Thursday, 9 June 2016

JAKE MORLEY – ALBUM REVIEW

Jake Morley – The Manual (Sandwich Emporium Records) 
Jake Morley - The Manual


Release Date: 10th June 2016

The arrival of this CD on my doormat happened at what you might call an opportune moment. You see, Jake Morley is one of my all-time favourite singer-songwriters so this second album was always going to make me smile but the fact that the album, ‘The Manual’, is a guide to how to be an adult man in adverse times seemed spot on what with just having been diagnosed with cancer in the last few months and having a young son named Jake as well. Themes of loss (Morley’s father died when he was 21), confusion and struggles with mental health all run through this album like letters through a stick of musical rock.

Anyway, on to the music, and this music is particularly fine. Opening with ‘The Floods’ you’d be forgiven for thinking that all is well in the world of Jake Morley as the quirky rhythm, slithering bass notes and professions of love create an atmosphere of romantic obsession that stays just the right side of stalking. It is on ‘Strange Loop’, however, that Morley’s unsettled state comes to the fore through his truly unique and astounding songrwriting comes to the fore as at least three or four songs are blended together in different movements and often at the same time to magical effect. Now, before the next song I would warn anyone who has been through a difficult break up recently to leave the room for 4 minutes and 59 seconds. You see, ‘Ghostess’ is an absolutely heart rending account of that period between the break up and getting over it as Morley takes in abandoned tooth brushes, indents in mattresses and socks left behind enemy lines. I don’t mind admitting it reduced me to tears and still brings a sting to the back of my eyes.

The Manual - fancy packaging
On ‘Falter’ our hero uses his guitar as though he’s playing a hip-hop waterfall such are the rippling notes and louche rhythm all held together by forlorn strings and lyrics that question every decision thus far in life. One of the undoubted highlights of the album, however, is the extraordinary ‘Watch Yourself’ during which Morley duets with a choir of his unconscious mind and works through a whole series issues whilst also holding down a catchy melody and some original arrangements – not bad for a three-minute indie-pop song that ends on a triumphant crescendo of mind and soul pulling together for the greater good. The piano led ‘Room In The Middle’ is another tear jerking rendition as Morley’s soft vocals show that he’s starting to come to terms with the issues that have been pulling him in myriad directions for so long. Then, on ‘Lionchild’, we return to the kind of tune that was more evident on Morley’s first album with scattered and hammered out acoustic notes and half spoken story telling as a vocal style.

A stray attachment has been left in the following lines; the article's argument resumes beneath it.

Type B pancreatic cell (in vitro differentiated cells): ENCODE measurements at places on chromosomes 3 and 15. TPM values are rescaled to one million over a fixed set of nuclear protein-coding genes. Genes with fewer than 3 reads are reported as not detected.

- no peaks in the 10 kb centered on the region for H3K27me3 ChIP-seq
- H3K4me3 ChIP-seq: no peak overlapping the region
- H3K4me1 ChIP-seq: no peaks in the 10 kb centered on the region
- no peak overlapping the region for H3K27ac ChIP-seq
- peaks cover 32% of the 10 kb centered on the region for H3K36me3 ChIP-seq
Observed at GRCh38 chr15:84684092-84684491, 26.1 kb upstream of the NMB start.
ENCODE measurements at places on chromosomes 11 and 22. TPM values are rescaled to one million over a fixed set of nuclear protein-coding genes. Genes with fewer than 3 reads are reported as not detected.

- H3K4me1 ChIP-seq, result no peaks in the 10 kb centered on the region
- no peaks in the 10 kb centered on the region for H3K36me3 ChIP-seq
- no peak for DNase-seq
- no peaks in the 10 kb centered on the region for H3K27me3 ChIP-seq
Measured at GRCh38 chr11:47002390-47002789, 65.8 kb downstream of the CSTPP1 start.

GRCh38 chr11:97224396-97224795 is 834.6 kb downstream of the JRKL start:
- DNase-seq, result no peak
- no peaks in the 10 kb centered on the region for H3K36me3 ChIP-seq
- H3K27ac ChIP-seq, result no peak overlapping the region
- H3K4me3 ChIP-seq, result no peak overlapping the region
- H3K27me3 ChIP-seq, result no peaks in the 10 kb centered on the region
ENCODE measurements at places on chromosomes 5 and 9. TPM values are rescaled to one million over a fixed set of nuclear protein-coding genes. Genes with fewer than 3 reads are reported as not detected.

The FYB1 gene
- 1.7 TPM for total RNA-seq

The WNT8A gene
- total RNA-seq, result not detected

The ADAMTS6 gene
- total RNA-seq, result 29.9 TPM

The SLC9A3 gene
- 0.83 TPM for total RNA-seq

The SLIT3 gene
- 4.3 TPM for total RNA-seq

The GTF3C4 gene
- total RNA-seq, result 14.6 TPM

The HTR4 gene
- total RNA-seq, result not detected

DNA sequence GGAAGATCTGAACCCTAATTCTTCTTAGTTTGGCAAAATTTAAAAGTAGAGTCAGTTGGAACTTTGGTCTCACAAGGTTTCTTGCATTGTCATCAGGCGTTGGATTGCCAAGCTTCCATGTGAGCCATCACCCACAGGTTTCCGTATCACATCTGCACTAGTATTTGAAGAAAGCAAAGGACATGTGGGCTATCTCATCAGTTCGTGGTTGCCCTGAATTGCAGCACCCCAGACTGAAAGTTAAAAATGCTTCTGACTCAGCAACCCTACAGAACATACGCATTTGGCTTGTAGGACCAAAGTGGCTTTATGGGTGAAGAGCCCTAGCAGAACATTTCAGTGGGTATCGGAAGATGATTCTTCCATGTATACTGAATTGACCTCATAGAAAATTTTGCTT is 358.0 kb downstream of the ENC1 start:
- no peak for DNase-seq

Strangely, it is the seductively dark ‘Weight On My Eyes’ that provides potentially the most commercial moment on this record as the growling piano and guitar chug through a darkly rich tune which sees us getting to explore the darker reaches of Mr Morley’s soul and imagination. Despite opening like ‘The Living Years’ by Mike and The Mechanics, ‘Allegorical House’ is a truly outstanding piece of storytelling, songwriting and, yes, it’s tear jerkingly beautiful – happy tears this time though. A truly uplifting song without any pretentiousness or cynicism attached is a rare thing
Jake Morley - Genius
these days but on ‘Allegorical House’ the relief, joy and sense of release is entirely palpable and if it doesn’t touch you somewhere inside then you’ve issues of your own. Album title track ‘The Manual’ is a slow, late night acoustic jam which sees Morley explore his more soulful and philosophical side but the lines “walk tall, find a roof and make a bed. Take good care of all the ones that you love. Don’t be scared, be strong, carry the weight of the world. It’s time to learn what it means to be a man now” resonate so heavily with me in my current state that I can’t help but feel this album was somehow intended for me and me alone.

The album closes on ‘Start Again’, a statement of positive intention for the future and the kind of tune that will get folks dancing and smiling at the end of his sets every time. What Jake Morley has created on ‘The Manual’ is an intensely personal account of his battles and struggles delivered with incredibly original musicianship, inventive lyrics and real sense of care whilst retaining the freshness. The by-product of that work is an album that speaks directly to me at a particularly difficult time and, I suspect, will be a source of strength and support for a number of others going through stuff that they need a hand up from. Bravo Monsieur Morley, bravo indeed.


Listen/Download: http://www.jakemorley.com/music/  

Live Dates:

17th June – Le Vicomte, Rouen
18th June – La Scene Bourgogne, Orleans
19th June – Le Resevoir, Paris
20th June – Bar A Papa, Alencon
23rd July – ToneFest, Poole
16th November – Gullivers, Manchester
17th November – Bootleggers, Kendal
18th November – Sunflower Lounge, Birmingham
19th November – Thekla, Bristol

23rd November – Bush Hall, London 

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